A black ex-sergeant in the British Army known as the “Black Loyalist” who fought in the American Revolutionary War named Thomas Peters with bravery, tenacity and persistence and the help of English abolitionists he played a significant part for an English donation of an African land to 1,100 plus American slaves who had fled to Canada after the British lost the war. For six long years they waited and heard nothing from the British authorities. Determined to get the land promised Peters went to visit the Parliament in England. He immediately befriended a great abolitionist Granville Sharp who was determined to help him.
Following that friendship, the then Secretary of State for foreign affairs received a petition written in Peter’s name by Granville Sharp requesting travel arrangements for these freed people to Africa for their land. The British Parliament favored the cause and agreed that up to 50 acres of land per family would be given in a place called SIERRA LEONE on the West Coast of Africa. Peters came back to Canada and joined 1196 others for the voyage to Africa. Unfortunately many died on the journey. Thomas Peters also mysteriously died shortly after arriving in Africa in 1792, but his hard work and labor gave those who survived a new home called FREETOWN which is the capital of this land called SIERRA LEONE.
The intent of this settlement was to secure a home on the continent of Africa for natives of Africa and their descendants who were slaves taken abroad. The first group about 411 of them known as the “Black Poor” mostly 280 ex-black American sailors and slaves living in England and a combination of some 70 nondescript white women, 40 black women and a few white men. The third group of arrivals was runaway slaves from Jamaica who had established an independent community in that country’s interior. Some of them revolted against the British in the Maroon War of 1795- 96 and were captured by the British and exiled to Halifax, Nova Scotia in Canada. In 1800 they were sent to Sierra Leone and these people are known as the “MAROONS.” The last settlers were released human cargo who were freed following the end of the slave trade and a vice – admiralty court was established in Freetown for the trial of all slave ships captured by the British Navy. These people were known as the “Liberated Africans” and between 1808 to 1868 over 60 thousand souls were freed in Freetown.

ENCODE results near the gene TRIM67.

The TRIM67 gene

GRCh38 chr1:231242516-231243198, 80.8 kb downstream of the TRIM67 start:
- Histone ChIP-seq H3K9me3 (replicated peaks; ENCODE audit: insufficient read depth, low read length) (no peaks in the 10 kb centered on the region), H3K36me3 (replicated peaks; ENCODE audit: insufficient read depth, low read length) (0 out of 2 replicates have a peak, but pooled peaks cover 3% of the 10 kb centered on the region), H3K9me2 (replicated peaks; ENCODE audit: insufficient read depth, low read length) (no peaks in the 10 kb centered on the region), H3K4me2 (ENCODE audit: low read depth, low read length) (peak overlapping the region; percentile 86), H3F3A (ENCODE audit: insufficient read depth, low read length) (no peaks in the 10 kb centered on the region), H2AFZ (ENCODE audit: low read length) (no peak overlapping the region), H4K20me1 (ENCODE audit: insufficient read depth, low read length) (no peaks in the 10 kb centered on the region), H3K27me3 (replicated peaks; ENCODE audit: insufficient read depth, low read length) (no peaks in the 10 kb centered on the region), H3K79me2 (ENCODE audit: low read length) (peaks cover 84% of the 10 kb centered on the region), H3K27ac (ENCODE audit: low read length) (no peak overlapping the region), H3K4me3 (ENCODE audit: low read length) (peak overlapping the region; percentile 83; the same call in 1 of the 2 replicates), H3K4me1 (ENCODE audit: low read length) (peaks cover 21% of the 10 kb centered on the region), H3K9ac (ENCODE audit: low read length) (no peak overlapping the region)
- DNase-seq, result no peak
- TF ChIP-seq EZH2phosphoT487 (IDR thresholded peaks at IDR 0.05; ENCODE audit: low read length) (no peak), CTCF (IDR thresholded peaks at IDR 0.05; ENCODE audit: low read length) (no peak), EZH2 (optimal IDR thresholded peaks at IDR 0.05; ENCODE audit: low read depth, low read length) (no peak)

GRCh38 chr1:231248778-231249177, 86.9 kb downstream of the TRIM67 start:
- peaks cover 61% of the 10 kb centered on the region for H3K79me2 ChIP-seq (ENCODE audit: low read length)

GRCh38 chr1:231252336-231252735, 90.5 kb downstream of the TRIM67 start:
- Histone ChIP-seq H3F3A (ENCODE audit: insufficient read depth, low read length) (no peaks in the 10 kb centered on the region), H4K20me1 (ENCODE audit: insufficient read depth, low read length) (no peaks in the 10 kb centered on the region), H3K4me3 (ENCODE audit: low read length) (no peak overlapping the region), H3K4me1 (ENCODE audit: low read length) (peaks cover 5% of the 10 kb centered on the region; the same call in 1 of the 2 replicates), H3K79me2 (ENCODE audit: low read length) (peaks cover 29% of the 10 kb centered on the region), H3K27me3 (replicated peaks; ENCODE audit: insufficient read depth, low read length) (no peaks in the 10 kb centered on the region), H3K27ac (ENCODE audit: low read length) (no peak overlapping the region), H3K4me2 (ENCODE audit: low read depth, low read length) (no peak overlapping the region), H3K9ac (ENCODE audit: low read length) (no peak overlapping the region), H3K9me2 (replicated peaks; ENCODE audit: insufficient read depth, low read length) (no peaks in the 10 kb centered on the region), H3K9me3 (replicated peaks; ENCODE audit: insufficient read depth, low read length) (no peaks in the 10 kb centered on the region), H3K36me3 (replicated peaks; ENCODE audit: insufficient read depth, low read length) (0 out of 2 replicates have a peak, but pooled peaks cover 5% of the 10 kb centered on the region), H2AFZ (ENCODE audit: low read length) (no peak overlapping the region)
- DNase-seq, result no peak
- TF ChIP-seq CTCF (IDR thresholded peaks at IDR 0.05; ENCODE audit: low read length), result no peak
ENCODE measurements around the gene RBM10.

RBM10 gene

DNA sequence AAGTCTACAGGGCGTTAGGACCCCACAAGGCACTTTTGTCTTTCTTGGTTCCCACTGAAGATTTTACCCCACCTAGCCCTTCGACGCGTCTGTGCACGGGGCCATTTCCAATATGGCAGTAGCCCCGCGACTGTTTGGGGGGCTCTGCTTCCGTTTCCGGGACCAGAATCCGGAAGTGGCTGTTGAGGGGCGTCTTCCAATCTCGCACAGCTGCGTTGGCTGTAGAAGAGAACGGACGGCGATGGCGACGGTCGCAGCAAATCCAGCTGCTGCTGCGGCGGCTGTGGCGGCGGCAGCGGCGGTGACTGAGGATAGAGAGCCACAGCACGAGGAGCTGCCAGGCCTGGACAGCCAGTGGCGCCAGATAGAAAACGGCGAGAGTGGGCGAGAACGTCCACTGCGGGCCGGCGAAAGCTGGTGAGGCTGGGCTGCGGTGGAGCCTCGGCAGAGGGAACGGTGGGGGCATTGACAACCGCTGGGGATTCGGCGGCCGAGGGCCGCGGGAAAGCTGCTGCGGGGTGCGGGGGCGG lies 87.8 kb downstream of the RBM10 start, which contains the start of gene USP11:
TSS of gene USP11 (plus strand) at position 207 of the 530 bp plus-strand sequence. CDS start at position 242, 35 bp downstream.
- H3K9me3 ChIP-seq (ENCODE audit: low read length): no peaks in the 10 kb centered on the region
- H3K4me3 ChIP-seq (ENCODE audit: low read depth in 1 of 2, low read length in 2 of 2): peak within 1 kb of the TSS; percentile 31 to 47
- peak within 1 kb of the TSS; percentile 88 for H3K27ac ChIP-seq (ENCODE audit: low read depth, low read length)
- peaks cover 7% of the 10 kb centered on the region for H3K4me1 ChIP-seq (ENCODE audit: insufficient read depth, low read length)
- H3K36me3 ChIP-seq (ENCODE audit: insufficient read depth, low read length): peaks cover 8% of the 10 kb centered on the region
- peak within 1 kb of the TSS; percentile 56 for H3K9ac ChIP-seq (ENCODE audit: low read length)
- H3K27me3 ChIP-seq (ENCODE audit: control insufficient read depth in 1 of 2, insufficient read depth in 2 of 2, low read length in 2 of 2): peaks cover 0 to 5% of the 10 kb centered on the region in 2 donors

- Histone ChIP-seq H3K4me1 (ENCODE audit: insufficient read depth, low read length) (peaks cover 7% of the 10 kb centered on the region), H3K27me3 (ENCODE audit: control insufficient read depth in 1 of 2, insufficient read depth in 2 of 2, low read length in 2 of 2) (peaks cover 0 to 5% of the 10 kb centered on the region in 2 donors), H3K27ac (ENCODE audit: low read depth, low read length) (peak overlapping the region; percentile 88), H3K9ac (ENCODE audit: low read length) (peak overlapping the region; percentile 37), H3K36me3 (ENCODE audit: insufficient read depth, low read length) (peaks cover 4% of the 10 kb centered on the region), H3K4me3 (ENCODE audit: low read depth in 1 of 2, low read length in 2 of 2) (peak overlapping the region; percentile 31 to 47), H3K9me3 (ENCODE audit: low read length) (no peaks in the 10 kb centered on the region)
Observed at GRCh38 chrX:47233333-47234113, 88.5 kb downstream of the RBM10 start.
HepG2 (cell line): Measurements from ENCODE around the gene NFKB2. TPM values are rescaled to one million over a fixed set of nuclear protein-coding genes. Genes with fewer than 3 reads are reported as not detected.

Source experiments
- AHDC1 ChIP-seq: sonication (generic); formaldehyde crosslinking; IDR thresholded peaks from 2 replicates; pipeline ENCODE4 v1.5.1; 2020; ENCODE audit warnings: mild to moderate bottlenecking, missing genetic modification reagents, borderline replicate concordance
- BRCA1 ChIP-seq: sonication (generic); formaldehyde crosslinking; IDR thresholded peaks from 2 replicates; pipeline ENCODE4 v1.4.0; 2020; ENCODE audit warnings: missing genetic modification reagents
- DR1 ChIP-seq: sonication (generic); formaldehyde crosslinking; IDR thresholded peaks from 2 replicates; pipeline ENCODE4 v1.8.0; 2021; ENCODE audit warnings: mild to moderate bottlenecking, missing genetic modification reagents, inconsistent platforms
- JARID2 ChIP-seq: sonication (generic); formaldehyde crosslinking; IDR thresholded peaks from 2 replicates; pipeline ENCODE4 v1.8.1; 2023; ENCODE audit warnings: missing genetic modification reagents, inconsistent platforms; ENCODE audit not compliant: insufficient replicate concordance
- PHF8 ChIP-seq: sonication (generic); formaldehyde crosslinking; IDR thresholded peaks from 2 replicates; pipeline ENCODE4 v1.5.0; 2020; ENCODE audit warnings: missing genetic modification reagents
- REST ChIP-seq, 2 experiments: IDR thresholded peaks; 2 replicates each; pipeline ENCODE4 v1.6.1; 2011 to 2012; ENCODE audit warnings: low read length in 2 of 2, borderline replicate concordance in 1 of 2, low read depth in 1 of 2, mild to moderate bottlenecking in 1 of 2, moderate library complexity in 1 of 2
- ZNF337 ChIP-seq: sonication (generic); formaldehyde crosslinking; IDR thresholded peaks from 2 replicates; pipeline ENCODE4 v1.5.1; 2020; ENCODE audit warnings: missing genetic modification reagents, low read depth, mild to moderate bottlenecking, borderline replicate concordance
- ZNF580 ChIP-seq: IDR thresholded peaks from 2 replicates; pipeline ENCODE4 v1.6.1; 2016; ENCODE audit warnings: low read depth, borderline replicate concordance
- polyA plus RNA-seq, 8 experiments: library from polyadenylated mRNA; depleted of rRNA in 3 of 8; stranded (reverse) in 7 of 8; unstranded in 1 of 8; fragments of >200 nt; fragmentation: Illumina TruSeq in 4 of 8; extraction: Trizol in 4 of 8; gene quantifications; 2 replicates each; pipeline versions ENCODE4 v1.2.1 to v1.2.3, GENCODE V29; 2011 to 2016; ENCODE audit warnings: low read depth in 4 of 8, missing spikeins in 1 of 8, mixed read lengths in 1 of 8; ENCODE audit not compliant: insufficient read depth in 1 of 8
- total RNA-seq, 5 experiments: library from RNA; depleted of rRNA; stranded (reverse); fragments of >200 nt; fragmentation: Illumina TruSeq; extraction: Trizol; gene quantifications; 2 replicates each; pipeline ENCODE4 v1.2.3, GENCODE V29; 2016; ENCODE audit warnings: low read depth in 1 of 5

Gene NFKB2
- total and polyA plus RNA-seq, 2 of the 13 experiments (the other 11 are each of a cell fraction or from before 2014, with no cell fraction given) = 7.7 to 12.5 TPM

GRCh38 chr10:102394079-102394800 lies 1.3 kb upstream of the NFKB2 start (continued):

This new land – Freetown therefore became a cultural melting pot with a society comprising of four levels of indigenous inhabitants: The Black Poor from England, The Nova Scotians from Canada, The Maroons from Jamaica and The Liberated Africans. Together these make-up THE KRIOS of Sierra Leone.
Descendants of these settlers from Sierra Leone, West Africa have dedicated the labor day weekend within the United States of America to celebrate this family reunion as a global heritage weekend (The Krio Descendant Union ~ Family Reunion) whereby various chapters throughout the USA, and their global affiliates come together in peace, unity and love to meet, celebrate and remember significant historical facts about their heritage through symposiums, celebrations, thanksgiving and exhibits and to help pioneer their roles and efforts in helping to make their country Sierra Leone gain her favorable and honorable global position.